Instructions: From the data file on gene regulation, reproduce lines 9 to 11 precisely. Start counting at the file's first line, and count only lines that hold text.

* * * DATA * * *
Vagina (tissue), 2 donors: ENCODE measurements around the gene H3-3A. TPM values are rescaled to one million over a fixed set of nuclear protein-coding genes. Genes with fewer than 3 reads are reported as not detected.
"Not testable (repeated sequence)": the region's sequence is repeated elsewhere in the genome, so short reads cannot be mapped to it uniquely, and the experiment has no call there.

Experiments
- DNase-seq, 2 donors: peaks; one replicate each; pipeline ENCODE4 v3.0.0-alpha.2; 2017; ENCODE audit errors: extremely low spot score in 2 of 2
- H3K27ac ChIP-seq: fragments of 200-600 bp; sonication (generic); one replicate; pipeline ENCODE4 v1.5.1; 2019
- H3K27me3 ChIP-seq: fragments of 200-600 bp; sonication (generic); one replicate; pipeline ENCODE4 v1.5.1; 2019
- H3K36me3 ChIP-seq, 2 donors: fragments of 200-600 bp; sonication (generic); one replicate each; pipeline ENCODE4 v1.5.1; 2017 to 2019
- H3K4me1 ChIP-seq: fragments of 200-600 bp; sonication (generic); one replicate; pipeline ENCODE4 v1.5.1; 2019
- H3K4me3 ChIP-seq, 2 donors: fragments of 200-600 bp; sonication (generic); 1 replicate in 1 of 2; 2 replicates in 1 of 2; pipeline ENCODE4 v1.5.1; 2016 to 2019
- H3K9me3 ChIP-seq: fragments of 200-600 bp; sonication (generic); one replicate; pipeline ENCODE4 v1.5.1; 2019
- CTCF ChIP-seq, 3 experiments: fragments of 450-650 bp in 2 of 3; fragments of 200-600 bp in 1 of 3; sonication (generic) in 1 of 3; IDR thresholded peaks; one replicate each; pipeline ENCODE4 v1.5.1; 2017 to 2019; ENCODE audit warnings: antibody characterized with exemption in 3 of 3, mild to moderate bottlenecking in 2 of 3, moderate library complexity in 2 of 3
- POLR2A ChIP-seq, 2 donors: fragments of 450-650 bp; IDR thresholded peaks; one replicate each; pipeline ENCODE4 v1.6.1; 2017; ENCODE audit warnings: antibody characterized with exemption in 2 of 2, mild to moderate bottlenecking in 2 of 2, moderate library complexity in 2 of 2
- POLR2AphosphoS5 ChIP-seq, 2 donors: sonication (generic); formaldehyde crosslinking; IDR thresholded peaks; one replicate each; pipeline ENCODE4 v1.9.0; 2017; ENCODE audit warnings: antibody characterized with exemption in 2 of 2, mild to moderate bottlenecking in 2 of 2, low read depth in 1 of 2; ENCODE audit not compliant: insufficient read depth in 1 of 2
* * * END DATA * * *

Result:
- H3K4me3 ChIP-seq, 2 donors: fragments of 200-600 bp; sonication (generic); 1 replicate in 1 of 2; 2 replicates in 1 of 2; pipeline ENCODE4 v1.5.1; 2016 to 2019
- H3K9me3 ChIP-seq: fragments of 200-600 bp; sonication (generic); one replicate; pipeline ENCODE4 v1.5.1; 2019
- CTCF ChIP-seq, 3 experiments: fragments of 450-650 bp in 2 of 3; fragments of 200-600 bp in 1 of 3; sonication (generic) in 1 of 3; IDR thresholded peaks; one replicate each; pipeline ENCODE4 v1.5.1; 2017 to 2019; ENCODE audit warnings: antibody characterized with exemption in 3 of 3, mild to moderate bottlenecking in 2 of 3, moderate library complexity in 2 of 3